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The Importance of Commitment Power in Games with Imperfect Evidence†

The Importance of Commitment Power in Games with Imperfect Evidence† AbstractThe literature initiated by Green and Laffont (1986) studies principal-agent models with hard evidence. Evidence is modeled by assuming that the message set of the agent is type dependent. In this setup, Glazer and Rubinstein (2004, 2006) and Sher (2011) show that when the agent’s utility function is type independent there is no advantage for the principal in having commitment power. This paper shows that this way of modeling evidence implicitly assumes it to be perfectly accurate and that the result that commitment power has no value is not robust to making the evidence imperfect. (JEL C70, D82) http://www.deepdyve.com/assets/images/DeepDyve-Logo-lg.png American Economic Journal: Microeconomics American Economic Association

The Importance of Commitment Power in Games with Imperfect Evidence†

The Importance of Commitment Power in Games with Imperfect Evidence†

American Economic Journal: Microeconomics , Volume 12 (4) – Nov 1, 2020

Abstract

AbstractThe literature initiated by Green and Laffont (1986) studies principal-agent models with hard evidence. Evidence is modeled by assuming that the message set of the agent is type dependent. In this setup, Glazer and Rubinstein (2004, 2006) and Sher (2011) show that when the agent’s utility function is type independent there is no advantage for the principal in having commitment power. This paper shows that this way of modeling evidence implicitly assumes it to be perfectly accurate and that the result that commitment power has no value is not robust to making the evidence imperfect. (JEL C70, D82)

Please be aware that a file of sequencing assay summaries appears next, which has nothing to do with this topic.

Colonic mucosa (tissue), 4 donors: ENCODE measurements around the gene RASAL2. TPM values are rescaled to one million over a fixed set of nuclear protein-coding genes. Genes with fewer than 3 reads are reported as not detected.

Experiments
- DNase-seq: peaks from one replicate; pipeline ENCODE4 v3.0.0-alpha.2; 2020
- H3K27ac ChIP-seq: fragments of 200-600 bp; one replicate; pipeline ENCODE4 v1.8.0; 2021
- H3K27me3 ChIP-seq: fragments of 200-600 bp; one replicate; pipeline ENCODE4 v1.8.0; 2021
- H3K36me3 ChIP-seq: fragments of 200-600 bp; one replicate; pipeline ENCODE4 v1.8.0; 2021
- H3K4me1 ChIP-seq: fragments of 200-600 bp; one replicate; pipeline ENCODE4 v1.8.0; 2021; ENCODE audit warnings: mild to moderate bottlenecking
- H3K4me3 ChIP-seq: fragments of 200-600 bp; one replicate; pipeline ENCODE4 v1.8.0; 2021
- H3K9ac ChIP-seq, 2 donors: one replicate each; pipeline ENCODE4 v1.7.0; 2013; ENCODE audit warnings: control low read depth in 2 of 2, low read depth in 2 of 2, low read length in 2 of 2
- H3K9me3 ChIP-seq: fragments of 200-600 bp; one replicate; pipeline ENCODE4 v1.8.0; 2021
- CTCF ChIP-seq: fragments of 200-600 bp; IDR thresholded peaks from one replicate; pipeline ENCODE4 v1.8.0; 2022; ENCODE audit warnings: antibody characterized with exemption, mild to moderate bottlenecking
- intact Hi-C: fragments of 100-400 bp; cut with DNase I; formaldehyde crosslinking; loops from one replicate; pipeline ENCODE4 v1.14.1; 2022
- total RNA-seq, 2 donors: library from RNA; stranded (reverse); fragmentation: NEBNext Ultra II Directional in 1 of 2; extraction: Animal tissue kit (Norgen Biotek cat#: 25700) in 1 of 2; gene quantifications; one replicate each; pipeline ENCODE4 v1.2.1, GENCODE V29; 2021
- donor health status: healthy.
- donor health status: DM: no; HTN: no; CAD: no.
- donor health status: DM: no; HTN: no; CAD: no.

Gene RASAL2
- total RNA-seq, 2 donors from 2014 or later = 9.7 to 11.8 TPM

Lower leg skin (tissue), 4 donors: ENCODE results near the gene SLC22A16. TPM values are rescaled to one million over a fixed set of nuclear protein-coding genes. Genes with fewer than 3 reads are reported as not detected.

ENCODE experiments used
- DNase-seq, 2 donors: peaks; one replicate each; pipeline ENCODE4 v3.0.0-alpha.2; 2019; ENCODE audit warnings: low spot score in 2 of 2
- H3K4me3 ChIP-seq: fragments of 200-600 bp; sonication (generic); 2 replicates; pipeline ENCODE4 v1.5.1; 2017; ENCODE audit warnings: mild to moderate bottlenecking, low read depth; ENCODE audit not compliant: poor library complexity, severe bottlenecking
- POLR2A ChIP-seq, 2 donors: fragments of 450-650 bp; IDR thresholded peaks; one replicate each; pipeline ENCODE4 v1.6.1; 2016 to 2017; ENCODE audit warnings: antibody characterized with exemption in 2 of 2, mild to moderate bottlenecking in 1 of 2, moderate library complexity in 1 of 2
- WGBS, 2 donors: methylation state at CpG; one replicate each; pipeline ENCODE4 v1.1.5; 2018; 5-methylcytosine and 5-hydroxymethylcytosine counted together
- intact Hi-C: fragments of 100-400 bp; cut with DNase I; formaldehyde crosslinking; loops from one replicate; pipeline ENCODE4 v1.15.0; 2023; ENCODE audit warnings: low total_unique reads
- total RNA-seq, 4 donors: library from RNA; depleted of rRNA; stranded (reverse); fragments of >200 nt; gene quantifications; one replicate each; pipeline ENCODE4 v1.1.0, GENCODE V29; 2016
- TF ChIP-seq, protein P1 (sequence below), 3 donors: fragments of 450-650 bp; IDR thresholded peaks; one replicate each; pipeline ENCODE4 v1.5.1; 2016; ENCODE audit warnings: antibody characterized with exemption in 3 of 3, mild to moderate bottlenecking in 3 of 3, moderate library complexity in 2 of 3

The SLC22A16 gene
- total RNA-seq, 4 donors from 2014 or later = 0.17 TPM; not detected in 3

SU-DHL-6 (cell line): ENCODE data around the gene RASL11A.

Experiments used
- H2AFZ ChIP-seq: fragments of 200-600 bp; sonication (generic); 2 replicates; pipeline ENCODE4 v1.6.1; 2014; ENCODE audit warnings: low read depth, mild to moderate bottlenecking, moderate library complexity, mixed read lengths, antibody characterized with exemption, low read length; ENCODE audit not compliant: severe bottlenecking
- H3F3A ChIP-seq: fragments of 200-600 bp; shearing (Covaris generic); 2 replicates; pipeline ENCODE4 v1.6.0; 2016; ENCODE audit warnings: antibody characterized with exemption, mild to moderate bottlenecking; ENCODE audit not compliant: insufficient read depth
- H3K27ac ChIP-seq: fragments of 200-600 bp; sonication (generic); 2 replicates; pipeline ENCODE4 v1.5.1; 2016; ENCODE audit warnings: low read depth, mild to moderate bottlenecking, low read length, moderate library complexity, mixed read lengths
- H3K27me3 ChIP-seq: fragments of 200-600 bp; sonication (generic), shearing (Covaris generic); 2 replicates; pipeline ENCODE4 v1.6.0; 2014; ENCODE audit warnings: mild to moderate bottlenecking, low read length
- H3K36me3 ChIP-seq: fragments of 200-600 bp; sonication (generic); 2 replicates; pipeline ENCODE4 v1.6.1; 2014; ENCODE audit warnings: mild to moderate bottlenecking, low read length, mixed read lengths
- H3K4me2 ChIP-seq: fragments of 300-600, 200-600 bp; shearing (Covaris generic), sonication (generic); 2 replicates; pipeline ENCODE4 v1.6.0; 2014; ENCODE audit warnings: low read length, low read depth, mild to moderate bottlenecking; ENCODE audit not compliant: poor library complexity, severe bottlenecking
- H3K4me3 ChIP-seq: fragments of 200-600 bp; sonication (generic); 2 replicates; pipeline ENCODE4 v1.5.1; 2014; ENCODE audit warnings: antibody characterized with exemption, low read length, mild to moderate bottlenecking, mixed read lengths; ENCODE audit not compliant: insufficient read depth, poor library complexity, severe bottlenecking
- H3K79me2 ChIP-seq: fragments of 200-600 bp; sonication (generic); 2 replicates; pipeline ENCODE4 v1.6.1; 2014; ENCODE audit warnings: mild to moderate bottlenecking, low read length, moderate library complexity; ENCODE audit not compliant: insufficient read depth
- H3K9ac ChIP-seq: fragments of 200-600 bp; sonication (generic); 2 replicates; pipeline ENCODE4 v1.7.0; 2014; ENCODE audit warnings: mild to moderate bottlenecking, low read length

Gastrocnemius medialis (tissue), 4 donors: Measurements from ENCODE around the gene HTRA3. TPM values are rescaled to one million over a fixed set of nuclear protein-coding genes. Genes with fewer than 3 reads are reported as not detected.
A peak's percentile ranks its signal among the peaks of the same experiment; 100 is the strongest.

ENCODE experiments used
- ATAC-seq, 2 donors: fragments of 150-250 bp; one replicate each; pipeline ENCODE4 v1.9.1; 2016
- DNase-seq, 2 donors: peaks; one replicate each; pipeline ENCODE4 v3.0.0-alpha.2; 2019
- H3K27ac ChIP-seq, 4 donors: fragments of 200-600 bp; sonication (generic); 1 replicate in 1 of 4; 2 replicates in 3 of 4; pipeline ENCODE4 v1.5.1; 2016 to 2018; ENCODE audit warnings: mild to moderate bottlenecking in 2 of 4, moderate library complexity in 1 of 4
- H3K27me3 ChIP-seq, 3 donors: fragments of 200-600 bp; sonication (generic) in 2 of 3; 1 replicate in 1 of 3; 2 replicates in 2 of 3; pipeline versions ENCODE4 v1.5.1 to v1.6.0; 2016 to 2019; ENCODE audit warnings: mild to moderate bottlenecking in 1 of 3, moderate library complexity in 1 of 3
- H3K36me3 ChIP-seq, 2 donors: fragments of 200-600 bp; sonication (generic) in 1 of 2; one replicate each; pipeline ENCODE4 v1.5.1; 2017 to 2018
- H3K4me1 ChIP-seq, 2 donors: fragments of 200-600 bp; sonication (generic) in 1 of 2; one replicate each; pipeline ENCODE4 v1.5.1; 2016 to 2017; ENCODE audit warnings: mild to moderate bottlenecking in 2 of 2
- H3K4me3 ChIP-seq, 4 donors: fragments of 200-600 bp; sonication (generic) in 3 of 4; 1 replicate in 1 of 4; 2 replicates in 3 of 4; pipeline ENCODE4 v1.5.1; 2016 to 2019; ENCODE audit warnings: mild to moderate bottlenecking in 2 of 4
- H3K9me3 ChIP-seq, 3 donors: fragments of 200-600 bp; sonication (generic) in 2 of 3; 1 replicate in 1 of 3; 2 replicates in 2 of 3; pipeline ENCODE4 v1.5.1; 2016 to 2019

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Publisher
American Economic Association
Copyright
Copyright © 2020 © American Economic Association
ISSN
1945-7685
DOI
10.1257/mic.20180038
Publisher site
See Article on Publisher Site

Abstract

AbstractThe literature initiated by Green and Laffont (1986) studies principal-agent models with hard evidence. Evidence is modeled by assuming that the message set of the agent is type dependent. In this setup, Glazer and Rubinstein (2004, 2006) and Sher (2011) show that when the agent’s utility function is type independent there is no advantage for the principal in having commitment power. This paper shows that this way of modeling evidence implicitly assumes it to be perfectly accurate and that the result that commitment power has no value is not robust to making the evidence imperfect. (JEL C70, D82)

Journal

American Economic Journal: MicroeconomicsAmerican Economic Association

Published: Nov 1, 2020

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